Original languageEnglish (US)
Pages (from-to)296-307
Number of pages12
JournalJournal of Heart Valve Disease
Volume4
Issue number3
StatePublished - 1995
Externally publishedYes

Profile

Heart Valves
Magnetic Resonance Spectroscopy
Magnetic Resonance Imaging
Magnetic Fields
In Vitro Techniques

ASJC Scopus subject areas

  • Cardiology and Cardiovascular Medicine

Cite this

Walker, P. G., Pedersen, E. M., Oyre, S., Flepp, L., Ringgaard, S., Heinrich, R. S., ... Yoganathan, A. P. (1995). Magnetic resonance velocity imaging: A new method for prosthetic heart valve study. Journal of Heart Valve Disease, 4(3), 296-307.

Magnetic resonance velocity imaging : A new method for prosthetic heart valve study. / Walker, P. G.; Pedersen, E. M.; Oyre, S.; Flepp, L.; Ringgaard, S.; Heinrich, R. S.; Walton, S. P.; Hasenkam, J. M.; Jorgensen, H. S.; Yoganathan, A. P.

In: Journal of Heart Valve Disease, Vol. 4, No. 3, 1995, p. 296-307.

Research output: Contribution to journalArticle

Walker, PG, Pedersen, EM, Oyre, S, Flepp, L, Ringgaard, S, Heinrich, RS, Walton, SP, Hasenkam, JM, Jorgensen, HS & Yoganathan, AP 1995, 'Magnetic resonance velocity imaging: A new method for prosthetic heart valve study' Journal of Heart Valve Disease, vol 4, no. 3, pp. 296-307.
Walker PG, Pedersen EM, Oyre S, Flepp L, Ringgaard S, Heinrich RS et al. Magnetic resonance velocity imaging: A new method for prosthetic heart valve study. Journal of Heart Valve Disease. 1995;4(3):296-307.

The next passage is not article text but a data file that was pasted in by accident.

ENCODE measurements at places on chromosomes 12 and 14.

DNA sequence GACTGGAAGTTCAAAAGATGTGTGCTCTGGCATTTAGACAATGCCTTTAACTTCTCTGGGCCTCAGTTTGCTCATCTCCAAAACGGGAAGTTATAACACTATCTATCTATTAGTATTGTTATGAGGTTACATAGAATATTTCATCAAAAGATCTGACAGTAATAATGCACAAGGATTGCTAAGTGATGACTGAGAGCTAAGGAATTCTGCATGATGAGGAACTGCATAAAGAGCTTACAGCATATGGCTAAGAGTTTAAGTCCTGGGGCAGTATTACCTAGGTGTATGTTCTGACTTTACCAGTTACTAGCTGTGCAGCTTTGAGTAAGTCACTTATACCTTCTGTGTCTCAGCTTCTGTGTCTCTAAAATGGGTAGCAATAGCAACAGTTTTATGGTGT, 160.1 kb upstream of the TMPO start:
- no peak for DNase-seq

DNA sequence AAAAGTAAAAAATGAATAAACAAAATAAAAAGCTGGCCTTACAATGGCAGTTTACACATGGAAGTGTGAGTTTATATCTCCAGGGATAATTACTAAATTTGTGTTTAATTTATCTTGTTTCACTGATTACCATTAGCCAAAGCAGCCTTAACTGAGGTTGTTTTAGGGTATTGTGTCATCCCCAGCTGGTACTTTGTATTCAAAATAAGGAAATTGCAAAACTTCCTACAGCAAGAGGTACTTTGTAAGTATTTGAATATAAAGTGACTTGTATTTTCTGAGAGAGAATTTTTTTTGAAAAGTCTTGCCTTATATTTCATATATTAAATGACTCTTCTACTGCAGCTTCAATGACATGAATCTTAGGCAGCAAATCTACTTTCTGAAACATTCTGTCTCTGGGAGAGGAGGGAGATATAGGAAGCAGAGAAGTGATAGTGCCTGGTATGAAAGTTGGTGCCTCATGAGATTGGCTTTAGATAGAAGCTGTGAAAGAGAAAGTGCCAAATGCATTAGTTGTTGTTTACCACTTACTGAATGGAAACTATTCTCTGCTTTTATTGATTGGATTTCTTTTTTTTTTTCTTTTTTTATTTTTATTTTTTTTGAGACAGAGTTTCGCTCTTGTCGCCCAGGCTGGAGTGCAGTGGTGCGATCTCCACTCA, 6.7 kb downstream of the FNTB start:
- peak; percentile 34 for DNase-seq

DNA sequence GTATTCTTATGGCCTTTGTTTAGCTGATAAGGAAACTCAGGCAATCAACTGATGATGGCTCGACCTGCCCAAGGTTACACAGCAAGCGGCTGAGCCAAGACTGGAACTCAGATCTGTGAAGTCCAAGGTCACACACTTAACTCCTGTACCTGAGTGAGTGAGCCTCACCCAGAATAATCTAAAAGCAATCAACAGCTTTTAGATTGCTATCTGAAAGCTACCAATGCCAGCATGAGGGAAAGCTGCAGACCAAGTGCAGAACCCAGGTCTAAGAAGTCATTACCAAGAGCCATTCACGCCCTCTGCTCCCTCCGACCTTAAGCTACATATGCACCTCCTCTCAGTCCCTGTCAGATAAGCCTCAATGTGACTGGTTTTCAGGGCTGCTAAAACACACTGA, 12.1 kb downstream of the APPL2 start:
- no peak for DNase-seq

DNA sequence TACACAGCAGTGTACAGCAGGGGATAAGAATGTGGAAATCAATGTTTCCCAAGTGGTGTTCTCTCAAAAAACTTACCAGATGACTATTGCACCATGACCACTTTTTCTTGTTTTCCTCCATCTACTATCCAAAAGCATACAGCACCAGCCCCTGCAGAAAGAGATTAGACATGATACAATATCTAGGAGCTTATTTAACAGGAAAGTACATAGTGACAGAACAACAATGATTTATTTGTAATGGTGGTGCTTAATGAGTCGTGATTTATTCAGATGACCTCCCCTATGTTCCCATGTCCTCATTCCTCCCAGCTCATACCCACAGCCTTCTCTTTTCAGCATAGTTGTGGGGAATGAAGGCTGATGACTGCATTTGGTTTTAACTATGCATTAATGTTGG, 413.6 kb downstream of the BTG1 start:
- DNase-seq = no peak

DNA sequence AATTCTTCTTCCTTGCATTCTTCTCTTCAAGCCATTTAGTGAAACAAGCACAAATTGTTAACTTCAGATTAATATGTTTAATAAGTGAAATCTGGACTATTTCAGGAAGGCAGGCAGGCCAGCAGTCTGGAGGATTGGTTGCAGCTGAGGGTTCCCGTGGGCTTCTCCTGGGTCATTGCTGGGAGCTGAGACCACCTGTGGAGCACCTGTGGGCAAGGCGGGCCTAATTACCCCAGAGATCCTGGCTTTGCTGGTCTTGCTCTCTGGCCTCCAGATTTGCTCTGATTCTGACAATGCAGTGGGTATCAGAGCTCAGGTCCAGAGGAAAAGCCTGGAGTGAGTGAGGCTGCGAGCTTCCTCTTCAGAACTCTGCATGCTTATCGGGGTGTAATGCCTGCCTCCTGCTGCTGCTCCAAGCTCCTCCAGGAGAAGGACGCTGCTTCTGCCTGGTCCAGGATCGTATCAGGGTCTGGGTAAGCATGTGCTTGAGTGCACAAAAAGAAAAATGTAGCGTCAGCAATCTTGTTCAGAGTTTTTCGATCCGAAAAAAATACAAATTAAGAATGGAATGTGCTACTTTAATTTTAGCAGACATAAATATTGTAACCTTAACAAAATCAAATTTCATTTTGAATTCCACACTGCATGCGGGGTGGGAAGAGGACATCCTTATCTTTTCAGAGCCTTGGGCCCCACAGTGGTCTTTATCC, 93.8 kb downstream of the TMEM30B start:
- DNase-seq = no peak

Walker, P. G.; Pedersen, E. M.; Oyre, S.; Flepp, L.; Ringgaard, S.; Heinrich, R. S.; Walton, S. P.; Hasenkam, J. M.; Jorgensen, H. S.; Yoganathan, A. P. / Magnetic resonance velocity imaging : A new method for prosthetic heart valve study.

In: Journal of Heart Valve Disease, Vol. 4, No. 3, 1995, p. 296-307.

Research output: Contribution to journalArticle

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abstract = "The aim of this study was to compare different (long/short echo time, whole body/small bore scanner) magnetic resonance velocity measurement techniques and their applicability to the measurement of blood velocity downstream of prosthetic heart valves. In-vitro magnetic resonance velocity measurements were performed downstream of four normal and stenotic prosthetic heart valves (St. Jude Medical bileaflet, Monostrut tilting disc, Ionescu-Shiley pericardial and Starr-Edwards caged-ball) under steady flow conditions in an aortic test chamber. Cross-sectional and longitudinal velocity images were obtained downstream of the valves. Magnetic resonance was able to measure all three components of fluid velocity downstream of the valves under normal and stenotic conditions except in regions of turbulence. The velocity was measured across the tube cross-section in 10-15 minutes producing a good visualization of the axial velocity profile. High velocity regions, shear layers and reversed/stagnant regions were identified. The flow rate calculated by integration of the magnetic resonance velocity across the cross-section of the tube was accurate to 56% in normal cases and slightly less accurate for stenotic valves. Although signal loss on the modulus image was adverse to the velocity images, it was found that these regions could be used to identify areas of flow disturbance. The high magnetic field, small bore scanner was able to produce images with a resolution of 0.2 x 0.2 x 1.0 mm and was less affected by turbulence producing more detailed flow images. Magnetic resonance has been shown to be a useful new tool in the measurement of the velocity downstream of prosthetic heart valves. In particular it's short data acquisition time and the possibilities to reproduce the same measurements in-vivo make it an attractive alternative to traditional methods.",